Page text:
If you think the cauliflower looks a lot like broccolli, well you’re spot on. Like it’s green cousin, the cauliflower is a member of the Brassicaceae family and its white buds can be cooked, boiled, pickled, or eaten raw. Unlike other members of this plant group, though, the stems and leaves are not usually used for culinary purposes, except to flavor stocks.

There are four major groups of cauliflower species: Italian, Northwest European biennial, Northern European annuals, and Asian. And although the white cauliflower is the most recognizable of the bunch, this vegetable also comes in orange, green, and purple varieties: the orange cauliflower originated from a natural mutant plant in Canada; the green is also referred to as Romanesco; and the vibrant purple version is a result of an antioxidant that is also found in purple cabbage and red wine.

In Season

January, February, March, April, May, June, July, August, September, October, November, December

Recipes with Cauliflower

Cauliflower Cheese

Leanne Brown, Good and Cheap: Eat Well on $4/Day

Cauliflower Zahlouk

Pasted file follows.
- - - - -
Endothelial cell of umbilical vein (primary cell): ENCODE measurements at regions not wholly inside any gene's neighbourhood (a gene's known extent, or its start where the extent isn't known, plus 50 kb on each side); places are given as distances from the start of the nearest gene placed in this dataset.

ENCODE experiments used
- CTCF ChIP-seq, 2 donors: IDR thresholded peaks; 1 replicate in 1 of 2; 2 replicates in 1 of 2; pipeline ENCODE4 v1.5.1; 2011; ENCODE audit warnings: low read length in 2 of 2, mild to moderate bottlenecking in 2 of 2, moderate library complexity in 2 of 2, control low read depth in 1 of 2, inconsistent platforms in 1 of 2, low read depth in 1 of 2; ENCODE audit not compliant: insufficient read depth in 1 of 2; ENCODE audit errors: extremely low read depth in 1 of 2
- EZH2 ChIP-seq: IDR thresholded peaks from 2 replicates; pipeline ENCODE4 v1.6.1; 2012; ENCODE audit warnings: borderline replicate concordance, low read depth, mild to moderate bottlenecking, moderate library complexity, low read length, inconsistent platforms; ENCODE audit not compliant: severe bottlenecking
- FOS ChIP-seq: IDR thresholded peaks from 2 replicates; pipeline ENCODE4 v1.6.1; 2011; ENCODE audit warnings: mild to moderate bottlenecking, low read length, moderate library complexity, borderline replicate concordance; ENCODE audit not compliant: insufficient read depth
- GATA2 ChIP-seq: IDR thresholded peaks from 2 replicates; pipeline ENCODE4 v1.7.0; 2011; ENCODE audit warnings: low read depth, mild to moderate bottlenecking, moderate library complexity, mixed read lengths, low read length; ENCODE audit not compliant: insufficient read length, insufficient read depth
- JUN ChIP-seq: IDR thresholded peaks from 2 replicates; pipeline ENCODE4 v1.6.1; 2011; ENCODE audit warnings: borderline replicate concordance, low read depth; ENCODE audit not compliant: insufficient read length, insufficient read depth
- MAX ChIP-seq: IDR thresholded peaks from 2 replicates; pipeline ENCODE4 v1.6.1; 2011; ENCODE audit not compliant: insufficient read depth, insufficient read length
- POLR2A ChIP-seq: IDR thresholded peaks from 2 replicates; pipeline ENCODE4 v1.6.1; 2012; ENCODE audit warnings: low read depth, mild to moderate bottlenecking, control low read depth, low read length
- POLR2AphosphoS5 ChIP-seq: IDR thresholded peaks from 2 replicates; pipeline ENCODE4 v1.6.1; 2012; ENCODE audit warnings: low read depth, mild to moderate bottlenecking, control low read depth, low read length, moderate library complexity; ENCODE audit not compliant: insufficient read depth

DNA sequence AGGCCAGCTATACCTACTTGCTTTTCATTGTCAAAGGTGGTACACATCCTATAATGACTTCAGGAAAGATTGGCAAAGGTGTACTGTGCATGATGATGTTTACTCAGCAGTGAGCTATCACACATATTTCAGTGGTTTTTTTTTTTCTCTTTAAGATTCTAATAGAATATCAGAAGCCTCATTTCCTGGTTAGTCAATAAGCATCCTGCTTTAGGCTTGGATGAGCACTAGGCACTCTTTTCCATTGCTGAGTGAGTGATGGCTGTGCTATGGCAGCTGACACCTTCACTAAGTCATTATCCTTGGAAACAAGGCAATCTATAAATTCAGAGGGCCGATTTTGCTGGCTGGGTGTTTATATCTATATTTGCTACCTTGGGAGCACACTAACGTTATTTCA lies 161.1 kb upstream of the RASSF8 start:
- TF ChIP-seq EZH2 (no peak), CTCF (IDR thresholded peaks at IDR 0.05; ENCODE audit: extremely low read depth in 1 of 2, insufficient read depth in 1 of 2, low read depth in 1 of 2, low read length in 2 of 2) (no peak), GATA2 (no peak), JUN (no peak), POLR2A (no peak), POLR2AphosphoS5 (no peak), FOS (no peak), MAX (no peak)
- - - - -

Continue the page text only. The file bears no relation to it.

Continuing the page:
Joyce Goldstein, Inside the California Food Revolution

Mashed Cauliflower with Leeks, Kale, and Tomatoes

Charles Vollmar, Epicurean Exchange

Warm Brown Rice, Cauliflower, and Escarole Salad with Garlic Vinaigrette

Lauren Kiino, Il Cane Rosso

Articles about Cauliflower

September 30, 2011

Virtual Tour of Swanton Berry Farm

Take a virtual tour of Swanton Berry Farm, where the berries are union-grown, organic, and delicious.

December 01, 2006

Cruciferous Crops

Lucky for us, one of the most cold-tolerant plant families encompasses more vegetables than any other.


CUESA (Center for Urban Education about Sustainable Agriculture) is dedicated to cultivating a sustainable food system through the operation of farmers markets and educational programs. Learn More »